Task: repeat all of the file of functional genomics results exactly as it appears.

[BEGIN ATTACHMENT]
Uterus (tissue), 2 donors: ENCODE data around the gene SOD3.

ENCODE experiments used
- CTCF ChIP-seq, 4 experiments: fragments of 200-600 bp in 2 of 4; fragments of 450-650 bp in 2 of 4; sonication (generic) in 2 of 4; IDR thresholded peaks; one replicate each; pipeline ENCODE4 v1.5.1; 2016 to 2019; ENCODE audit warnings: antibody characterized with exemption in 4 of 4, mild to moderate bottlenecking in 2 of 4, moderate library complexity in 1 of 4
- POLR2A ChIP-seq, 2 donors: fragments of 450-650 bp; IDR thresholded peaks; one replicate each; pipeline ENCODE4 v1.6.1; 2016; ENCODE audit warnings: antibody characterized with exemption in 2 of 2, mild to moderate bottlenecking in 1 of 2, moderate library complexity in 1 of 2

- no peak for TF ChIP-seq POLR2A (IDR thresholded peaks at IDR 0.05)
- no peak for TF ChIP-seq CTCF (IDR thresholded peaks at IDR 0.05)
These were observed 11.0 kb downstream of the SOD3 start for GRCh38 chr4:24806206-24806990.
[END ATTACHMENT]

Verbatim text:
Uterus (tissue), 2 donors: ENCODE data around the gene SOD3.

ENCODE experiments used
- CTCF ChIP-seq, 4 experiments: fragments of 200-600 bp in 2 of 4; fragments of 450-650 bp in 2 of 4; sonication (generic) in 2 of 4; IDR thresholded peaks; one replicate each; pipeline ENCODE4 v1.5.1; 2016 to 2019; ENCODE audit warnings: antibody characterized with exemption in 4 of 4, mild to moderate bottlenecking in 2 of 4, moderate library complexity in 1 of 4
- POLR2A ChIP-seq, 2 donors: fragments of 450-650 bp; IDR thresholded peaks; one replicate each; pipeline ENCODE4 v1.6.1; 2016; ENCODE audit warnings: antibody characterized with exemption in 2 of 2, mild to moderate bottlenecking in 1 of 2, moderate library complexity in 1 of 2

- no peak for TF ChIP-seq POLR2A (IDR thresholded peaks at IDR 0.05)
- no peak for TF ChIP-seq CTCF (IDR thresholded peaks at IDR 0.05)
These were observed 11.0 kb downstream of the SOD3 start for GRCh38 chr4:24806206-24806990.